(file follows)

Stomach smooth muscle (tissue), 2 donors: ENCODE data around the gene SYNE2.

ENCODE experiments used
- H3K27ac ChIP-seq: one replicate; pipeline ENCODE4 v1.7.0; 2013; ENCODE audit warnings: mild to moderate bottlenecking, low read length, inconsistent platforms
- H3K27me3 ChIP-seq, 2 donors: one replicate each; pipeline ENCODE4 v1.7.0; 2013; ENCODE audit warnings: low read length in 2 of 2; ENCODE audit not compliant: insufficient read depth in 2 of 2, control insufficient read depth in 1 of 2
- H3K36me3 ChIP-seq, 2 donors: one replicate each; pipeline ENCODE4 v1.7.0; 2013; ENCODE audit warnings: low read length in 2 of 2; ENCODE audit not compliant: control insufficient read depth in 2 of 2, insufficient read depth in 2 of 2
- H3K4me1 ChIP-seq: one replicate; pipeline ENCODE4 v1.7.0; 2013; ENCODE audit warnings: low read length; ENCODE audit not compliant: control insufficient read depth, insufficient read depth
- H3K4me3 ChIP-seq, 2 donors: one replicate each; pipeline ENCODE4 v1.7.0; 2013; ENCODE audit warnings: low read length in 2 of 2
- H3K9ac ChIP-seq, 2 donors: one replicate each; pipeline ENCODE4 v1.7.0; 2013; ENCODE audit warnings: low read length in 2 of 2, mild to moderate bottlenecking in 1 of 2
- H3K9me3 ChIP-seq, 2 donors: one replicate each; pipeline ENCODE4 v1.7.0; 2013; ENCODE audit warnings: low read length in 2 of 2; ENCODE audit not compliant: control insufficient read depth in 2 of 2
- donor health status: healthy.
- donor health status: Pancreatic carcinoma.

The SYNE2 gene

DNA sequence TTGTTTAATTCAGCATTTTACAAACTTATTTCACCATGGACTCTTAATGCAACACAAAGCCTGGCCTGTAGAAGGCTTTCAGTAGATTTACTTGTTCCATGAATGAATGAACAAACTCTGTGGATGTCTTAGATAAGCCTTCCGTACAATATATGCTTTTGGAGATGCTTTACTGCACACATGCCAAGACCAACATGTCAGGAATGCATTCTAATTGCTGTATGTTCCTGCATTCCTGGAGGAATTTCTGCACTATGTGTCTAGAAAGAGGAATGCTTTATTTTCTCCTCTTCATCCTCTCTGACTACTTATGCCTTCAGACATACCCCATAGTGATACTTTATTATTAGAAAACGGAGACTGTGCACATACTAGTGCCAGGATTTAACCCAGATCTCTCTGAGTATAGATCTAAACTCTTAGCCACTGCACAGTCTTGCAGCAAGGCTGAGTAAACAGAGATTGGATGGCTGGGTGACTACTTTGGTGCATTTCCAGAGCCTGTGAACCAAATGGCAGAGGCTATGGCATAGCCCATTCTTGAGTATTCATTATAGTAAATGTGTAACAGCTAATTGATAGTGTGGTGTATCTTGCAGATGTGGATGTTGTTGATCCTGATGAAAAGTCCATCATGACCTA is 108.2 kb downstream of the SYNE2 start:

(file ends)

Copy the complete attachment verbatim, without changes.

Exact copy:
Stomach smooth muscle (tissue), 2 donors: ENCODE data around the gene SYNE2.

ENCODE experiments used
- H3K27ac ChIP-seq: one replicate; pipeline ENCODE4 v1.7.0; 2013; ENCODE audit warnings: mild to moderate bottlenecking, low read length, inconsistent platforms
- H3K27me3 ChIP-seq, 2 donors: one replicate each; pipeline ENCODE4 v1.7.0; 2013; ENCODE audit warnings: low read length in 2 of 2; ENCODE audit not compliant: insufficient read depth in 2 of 2, control insufficient read depth in 1 of 2
- H3K36me3 ChIP-seq, 2 donors: one replicate each; pipeline ENCODE4 v1.7.0; 2013; ENCODE audit warnings: low read length in 2 of 2; ENCODE audit not compliant: control insufficient read depth in 2 of 2, insufficient read depth in 2 of 2
- H3K4me1 ChIP-seq: one replicate; pipeline ENCODE4 v1.7.0; 2013; ENCODE audit warnings: low read length; ENCODE audit not compliant: control insufficient read depth, insufficient read depth
- H3K4me3 ChIP-seq, 2 donors: one replicate each; pipeline ENCODE4 v1.7.0; 2013; ENCODE audit warnings: low read length in 2 of 2
- H3K9ac ChIP-seq, 2 donors: one replicate each; pipeline ENCODE4 v1.7.0; 2013; ENCODE audit warnings: low read length in 2 of 2, mild to moderate bottlenecking in 1 of 2
- H3K9me3 ChIP-seq, 2 donors: one replicate each; pipeline ENCODE4 v1.7.0; 2013; ENCODE audit warnings: low read length in 2 of 2; ENCODE audit not compliant: control insufficient read depth in 2 of 2
- donor health status: healthy.
- donor health status: Pancreatic carcinoma.

The SYNE2 gene

DNA sequence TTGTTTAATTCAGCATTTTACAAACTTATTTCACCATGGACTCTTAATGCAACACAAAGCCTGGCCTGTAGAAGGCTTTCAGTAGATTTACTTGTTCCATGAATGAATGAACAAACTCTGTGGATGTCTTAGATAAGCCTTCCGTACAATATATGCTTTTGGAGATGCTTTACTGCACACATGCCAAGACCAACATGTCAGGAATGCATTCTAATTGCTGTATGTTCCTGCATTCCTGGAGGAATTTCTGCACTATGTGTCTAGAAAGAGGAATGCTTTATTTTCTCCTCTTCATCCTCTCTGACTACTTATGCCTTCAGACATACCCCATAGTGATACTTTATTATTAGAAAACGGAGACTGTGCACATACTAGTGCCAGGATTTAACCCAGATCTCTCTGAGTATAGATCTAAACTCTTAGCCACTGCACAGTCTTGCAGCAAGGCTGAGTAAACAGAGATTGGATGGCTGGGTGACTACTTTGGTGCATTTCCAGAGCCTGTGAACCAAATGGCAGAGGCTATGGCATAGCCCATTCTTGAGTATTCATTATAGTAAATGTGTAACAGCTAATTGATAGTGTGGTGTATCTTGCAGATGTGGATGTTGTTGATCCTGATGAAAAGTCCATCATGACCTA is 108.2 kb downstream of the SYNE2 start: